Take a walk across the country and you’ll find your share of the beaten, the weathered, the splintered souls left tattered, staggered and tattooed by addiction. See, addiction’s become the new apple pie, the new baseball, the new Coca-Cola. These ravaged, misguided figures haunt the alleys and streets of America. They moan in the houses where the middle-class once lived. Take a look and you’ll see them, you’ll find them, you’ll step over them.
You may have stepped over her. You may have walked right by. You may have laughed at her one night in a bar. You may have crossed to the other side of the street and avoided eye contact. You may have bought weed from her. You may have bought beer from her.
Why not? She’s pretty, right? No, she’s not pretty. Saying she’s pretty is like saying Shakespeare was a writer or Keith Moon was a drummer. She looks like heaven walking towards you with legs that go all the way up. She smiles the way you wish they all smiled. She doesn’t walk, she floats. Maybe you could find a better looking woman. Maybe you could also find a better writer, a better drummer. The only problem? They haven’t made one yet. See, the good news has always been that she’s beautiful on the outside.
But what if the Mona Lisa was made of shit? What if a sunset signaled the end of the world? If she, or he, or it, or anything looks beautiful but brings only destruction and chaos, well, that beauty isn’t anything at all. That beauty’s a mask.
You were probably fooled by the mask. She wasn’t. She knew the fire was rising. She knew the fire would consume her. She welcomed it. The needles in her arm, the nights in ICU, the crying parents, the angry friends, the beatings, the abuse, the screams. The nights sleeping in the rain. The nights that sleeping in the rain can’t and won’t wash away. The psych-wards, the rehabs, the boyfriends, the husbands, you, me, anyone. We can’t do s**t.
We can’t do s**t. So, what can we besides walk over this zombie of self-destruction? We wait. We wait for good news. Good news rarely comes. The good news isn’t breaking news, it isn’t splattered across the front page, it isn’t tweeted, it isn’t googled, it isn’t Facebooked. The good news is slow. The good news is humble. The good news is quiet. It’s real, raw, rare. The good news is here and it’s her.
She walked from a cave of needles, of alcohol, of men, of pain. She walked into a world that’s frightening and unknown. She held her head high. She pushed past temptation. She fought though all the s**t, fixing, polishing, remembering every mistake. Never blaming, always owning up and always moving on. This is the good news you’ll never hear. This is the good news that’s not published.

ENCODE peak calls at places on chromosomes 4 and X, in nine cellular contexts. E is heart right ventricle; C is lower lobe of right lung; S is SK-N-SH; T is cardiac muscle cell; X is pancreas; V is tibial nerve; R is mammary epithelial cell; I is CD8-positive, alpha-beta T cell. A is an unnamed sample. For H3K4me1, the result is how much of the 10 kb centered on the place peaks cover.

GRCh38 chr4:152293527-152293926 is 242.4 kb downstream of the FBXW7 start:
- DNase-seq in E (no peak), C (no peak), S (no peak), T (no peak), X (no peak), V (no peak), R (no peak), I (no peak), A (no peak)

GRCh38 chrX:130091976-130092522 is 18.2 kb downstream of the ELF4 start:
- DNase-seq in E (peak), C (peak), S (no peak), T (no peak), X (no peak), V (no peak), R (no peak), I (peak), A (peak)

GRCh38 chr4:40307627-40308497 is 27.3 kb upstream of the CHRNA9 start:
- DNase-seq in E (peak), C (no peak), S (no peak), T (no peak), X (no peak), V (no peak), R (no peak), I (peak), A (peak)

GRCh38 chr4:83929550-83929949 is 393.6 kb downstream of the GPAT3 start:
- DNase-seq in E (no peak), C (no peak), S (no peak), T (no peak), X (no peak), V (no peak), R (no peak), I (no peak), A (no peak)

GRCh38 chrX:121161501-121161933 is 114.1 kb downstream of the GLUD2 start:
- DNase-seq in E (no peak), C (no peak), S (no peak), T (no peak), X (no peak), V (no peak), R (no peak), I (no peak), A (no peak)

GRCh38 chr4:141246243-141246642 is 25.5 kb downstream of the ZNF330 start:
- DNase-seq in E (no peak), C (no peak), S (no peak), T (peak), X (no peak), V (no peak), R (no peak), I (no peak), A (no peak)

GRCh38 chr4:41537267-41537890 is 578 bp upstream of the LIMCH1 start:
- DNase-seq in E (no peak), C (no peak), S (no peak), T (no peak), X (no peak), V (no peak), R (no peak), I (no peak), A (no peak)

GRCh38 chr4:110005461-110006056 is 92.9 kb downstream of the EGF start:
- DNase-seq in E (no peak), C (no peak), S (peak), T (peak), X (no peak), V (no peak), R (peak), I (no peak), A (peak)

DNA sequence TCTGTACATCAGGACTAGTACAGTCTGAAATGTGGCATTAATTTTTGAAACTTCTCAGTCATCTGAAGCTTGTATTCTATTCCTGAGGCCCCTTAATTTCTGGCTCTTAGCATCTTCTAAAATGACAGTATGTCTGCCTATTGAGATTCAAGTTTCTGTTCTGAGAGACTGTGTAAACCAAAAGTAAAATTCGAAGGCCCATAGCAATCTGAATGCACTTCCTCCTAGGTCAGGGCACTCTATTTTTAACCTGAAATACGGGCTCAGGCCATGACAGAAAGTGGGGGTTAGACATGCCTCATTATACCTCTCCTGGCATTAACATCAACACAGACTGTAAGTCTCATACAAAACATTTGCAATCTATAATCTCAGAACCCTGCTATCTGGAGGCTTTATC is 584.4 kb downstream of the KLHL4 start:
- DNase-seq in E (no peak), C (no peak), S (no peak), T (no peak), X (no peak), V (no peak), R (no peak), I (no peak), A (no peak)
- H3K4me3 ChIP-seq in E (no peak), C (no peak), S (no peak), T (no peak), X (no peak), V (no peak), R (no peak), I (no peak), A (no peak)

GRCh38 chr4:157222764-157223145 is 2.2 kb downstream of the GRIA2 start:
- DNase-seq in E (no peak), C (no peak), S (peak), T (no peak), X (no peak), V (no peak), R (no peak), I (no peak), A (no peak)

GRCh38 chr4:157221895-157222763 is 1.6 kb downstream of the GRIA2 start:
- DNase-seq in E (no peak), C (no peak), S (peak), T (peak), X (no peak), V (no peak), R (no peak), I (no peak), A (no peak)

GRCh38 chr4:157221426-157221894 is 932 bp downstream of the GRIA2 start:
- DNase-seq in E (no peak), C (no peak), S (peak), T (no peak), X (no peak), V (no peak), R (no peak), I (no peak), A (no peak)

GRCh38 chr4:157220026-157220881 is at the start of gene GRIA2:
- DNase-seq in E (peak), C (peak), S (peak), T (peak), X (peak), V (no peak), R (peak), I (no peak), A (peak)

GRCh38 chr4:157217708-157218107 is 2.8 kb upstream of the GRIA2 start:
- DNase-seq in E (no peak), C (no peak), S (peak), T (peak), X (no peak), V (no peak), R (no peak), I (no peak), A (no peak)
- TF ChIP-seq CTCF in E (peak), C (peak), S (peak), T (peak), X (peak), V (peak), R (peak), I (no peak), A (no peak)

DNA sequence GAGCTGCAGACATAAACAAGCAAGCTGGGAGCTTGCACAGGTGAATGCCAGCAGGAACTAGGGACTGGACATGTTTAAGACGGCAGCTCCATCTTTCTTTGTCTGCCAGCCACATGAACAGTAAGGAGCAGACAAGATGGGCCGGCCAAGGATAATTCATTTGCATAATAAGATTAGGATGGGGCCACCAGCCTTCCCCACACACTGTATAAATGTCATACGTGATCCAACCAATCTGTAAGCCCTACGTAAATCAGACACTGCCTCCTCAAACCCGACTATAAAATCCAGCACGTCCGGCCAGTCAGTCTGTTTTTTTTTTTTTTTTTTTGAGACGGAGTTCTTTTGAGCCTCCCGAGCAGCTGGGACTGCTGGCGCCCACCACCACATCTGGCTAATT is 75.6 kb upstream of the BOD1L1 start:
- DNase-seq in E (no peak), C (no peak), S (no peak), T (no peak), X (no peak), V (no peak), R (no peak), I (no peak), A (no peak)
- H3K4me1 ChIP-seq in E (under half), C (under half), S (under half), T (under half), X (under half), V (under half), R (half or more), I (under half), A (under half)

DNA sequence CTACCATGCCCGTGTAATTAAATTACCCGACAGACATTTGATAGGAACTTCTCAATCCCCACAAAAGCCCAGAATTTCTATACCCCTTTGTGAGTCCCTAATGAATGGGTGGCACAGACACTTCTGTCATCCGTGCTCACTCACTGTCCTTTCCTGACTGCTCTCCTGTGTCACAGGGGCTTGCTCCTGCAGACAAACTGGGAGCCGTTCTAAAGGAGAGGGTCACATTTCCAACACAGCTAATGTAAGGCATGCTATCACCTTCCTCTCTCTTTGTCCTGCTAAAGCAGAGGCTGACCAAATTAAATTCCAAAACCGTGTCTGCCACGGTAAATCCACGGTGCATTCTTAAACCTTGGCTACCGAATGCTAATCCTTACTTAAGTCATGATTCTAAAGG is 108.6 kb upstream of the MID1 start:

You just have to see it. It can’t be explained. It’s too real for that. It’s too different. It’s too new.
To explain what she looks like, what she feels like, what she is when she’s hunched over, in an alley, talking to a woman she used to be – well, to explain that wouldn’t do her justice. She was emotionally beaten, knocked to the floor, destroyed.
This time she rose with class, with dignity, with love. I could tell you what that looks like but you wouldn’t believe me. You wouldn’t believe that what used to send her to the needle, the bottle, the powder, well, that now makes her to rise even higher. The people she talks to today don’t buy drugs or booze or sex. The people she talks to today give her hope, spirit, and strength. What does she give them? Everything. She gives them everything.
She helps more women stay sober each day than most rehabs do in a year. How? She tells the truth. She talks without shame, without guilt, without hesitation. She talks with love, with the knowledge that she’s been there and gotten better.
What does this woman, this insane woman, this confused woman, this disaster of a woman, this heart-aching woman, this pained woman, this anguished woman, this light woman, this redeemed woman, this loving woman, this miracle woman, what does she look like? Well, I can’t tell you. You’ll have to see for yourself.
I can tell you this, she’s beautiful. She’s beautiful through her scars, through her track-marks, through her pain, through her struggle, through her everything. How? How can she be this beautiful? Because finally, for the first time, she’s beautiful on the inside.